• In an Instagram post on June 17, 2018, Ryan posted:  "Happy Father’s Day to the dad that has taught me how to love the game of baseball and to the dad that has taught me how to become a better man. Thank you dad for everything. I love you Pops."

  • June 2018: The Padres chose Weathers with their #1 pick (#7 overall), out of high school. 

    July 1, 2018: According to MLB Pipeline's Jim Callis, Weathers' signing bonus is worth $5,226,500. He signed with scout Tyler Stubblefield.

  • In 2019, the Baseball America Prospect Handbook rated Weathers as the 13th-best prospect in the Padres' organization. He moved up to #10 in the winter before 2020 spring training. And he moved up to #6 in the spring of 2021.

  • Ryan is going to have to stay on top of his weight.

  • 2020 Season: Weathers arrived at summer camp throwing 4-5 mph harder and impressed all summer at the alternate training site. The Padres put him on their National League Division Series roster despite the fact he had never pitched above low Class A, and he became the second pitcher ever to make his big league debut in the postseason.

  • April 3, 2021: In his regular season debut, Ryan earned a three-inning save to help the Padres complete a three-game sweep of the D-backs. Weathers struck out three and allowed a single in the ninth before inducing Tim Locastro into a game-ending double play.

  • May 16, 2021:  Ryan laced a single up the middle for his first career hit in the bottom of the third inning against St. Louis. 

  • It was Ryan's first at-bat in Miami in July 2021 that made history and gave him some bragging rights.  

    Being the son of a former big league pitcher, Weathers is constantly compared to his father, David.  From their demeanor on the mound to their attitude in the batter’s box, these two really are like father, like son.  Though Ryan doesn’t mind the comparisons, he likes having bragging rights over his dad, and he got some more of those in Miami. Ryan smacked his first career home run in the third inning, a 421-foot blast that marked the longest by a Padres pitcher in the Statcast era (since 2015).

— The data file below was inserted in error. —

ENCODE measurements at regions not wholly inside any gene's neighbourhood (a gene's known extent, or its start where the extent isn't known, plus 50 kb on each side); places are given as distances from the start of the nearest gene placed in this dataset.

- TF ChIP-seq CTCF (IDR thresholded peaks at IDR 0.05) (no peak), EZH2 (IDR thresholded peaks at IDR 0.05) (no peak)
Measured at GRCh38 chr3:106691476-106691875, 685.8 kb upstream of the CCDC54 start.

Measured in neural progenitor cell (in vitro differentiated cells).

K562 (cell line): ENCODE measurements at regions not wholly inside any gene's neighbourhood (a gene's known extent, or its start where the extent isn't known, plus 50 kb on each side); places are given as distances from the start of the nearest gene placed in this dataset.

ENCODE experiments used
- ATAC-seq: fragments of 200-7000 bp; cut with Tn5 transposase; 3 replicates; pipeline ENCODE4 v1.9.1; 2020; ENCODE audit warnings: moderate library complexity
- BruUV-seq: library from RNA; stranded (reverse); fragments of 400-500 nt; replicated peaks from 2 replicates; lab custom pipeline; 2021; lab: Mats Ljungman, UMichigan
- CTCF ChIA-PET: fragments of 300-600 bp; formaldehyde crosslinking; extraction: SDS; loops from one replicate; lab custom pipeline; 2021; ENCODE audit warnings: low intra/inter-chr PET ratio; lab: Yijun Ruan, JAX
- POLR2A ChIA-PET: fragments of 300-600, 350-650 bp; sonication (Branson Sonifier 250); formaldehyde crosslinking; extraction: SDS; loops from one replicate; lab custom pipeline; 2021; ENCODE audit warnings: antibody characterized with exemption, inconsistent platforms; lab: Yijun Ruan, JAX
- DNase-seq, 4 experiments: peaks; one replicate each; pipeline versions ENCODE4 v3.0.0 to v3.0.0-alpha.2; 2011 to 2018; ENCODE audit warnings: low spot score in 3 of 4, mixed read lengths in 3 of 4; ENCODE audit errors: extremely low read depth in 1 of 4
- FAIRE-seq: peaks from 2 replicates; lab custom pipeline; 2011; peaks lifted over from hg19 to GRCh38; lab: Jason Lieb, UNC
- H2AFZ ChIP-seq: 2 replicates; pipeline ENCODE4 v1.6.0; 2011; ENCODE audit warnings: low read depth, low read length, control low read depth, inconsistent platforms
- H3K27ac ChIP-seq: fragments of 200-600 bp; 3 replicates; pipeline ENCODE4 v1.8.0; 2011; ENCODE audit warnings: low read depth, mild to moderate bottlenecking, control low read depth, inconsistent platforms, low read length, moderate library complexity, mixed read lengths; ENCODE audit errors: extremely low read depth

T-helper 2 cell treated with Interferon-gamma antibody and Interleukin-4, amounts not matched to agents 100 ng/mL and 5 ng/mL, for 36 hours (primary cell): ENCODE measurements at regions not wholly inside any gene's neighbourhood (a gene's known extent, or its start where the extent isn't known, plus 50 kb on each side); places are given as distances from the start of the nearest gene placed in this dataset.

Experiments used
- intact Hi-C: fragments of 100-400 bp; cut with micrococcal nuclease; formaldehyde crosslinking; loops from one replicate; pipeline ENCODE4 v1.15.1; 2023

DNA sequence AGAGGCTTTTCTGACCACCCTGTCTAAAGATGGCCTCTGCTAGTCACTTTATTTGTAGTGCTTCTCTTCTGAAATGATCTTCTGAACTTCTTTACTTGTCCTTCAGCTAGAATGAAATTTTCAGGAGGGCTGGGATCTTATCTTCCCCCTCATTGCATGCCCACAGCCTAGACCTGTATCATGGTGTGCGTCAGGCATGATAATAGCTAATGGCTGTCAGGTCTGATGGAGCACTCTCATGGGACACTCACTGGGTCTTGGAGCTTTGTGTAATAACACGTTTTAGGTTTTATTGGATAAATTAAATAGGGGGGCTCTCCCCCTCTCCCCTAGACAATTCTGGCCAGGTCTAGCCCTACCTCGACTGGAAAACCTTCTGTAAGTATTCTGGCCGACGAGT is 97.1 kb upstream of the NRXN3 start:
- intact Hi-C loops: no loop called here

“I hit it, and I didn't feel it in my hands,” said Weathers.  “I was like, ‘OK, I caught it that good.’  I saw [Starling] Marte’s numbers [on the back of his jersey], and I was like, ‘OK, that's for sure over his head, so I'm gonna double.’  Then, I just saw him stop, and I'm like, ‘There's no way that just went out.’”

    Weathers' home run came in just his 20th plate appearance, while it took his father four seasons (98 plate appearances) to smack his first dinger.  Coincidentally, Ryan's blast came off the team with which David hit his first homer: the Marlins.  “That’s the topic of the house: hitting,” joked the elder Weathers.  “He’s always flapping those gums.  He has pop, so now he validated a little bit.”

    After rounding the bases, the younger Weathers put the swag chain around his neck, spun it and relished in a little home run glory.  One thing he isn’t ready to do is “flap his gums” to his dad, he jokes.  At least, not yet.  “He's still got me by one,” Weathers said with a laugh. “Whenever I get one more, then I'll trash talk a little more.”

    Until then, the two can enjoy the fact that, thanks to Ryan’s home run, they have made history.  According to Elias Sports Bureau, of the more than 60 father-son duos that have appeared as a pitcher in an MLB game, only five have both homered:  Jim Bagby Sr. and Jr., Thornton and Don Lee, Mel and Todd Stottlemyre, Clyde and Jaret Wright, and now . . . David and Ryan Weathers.  (McCann - mlb.com - 7/25/2021)

Pitching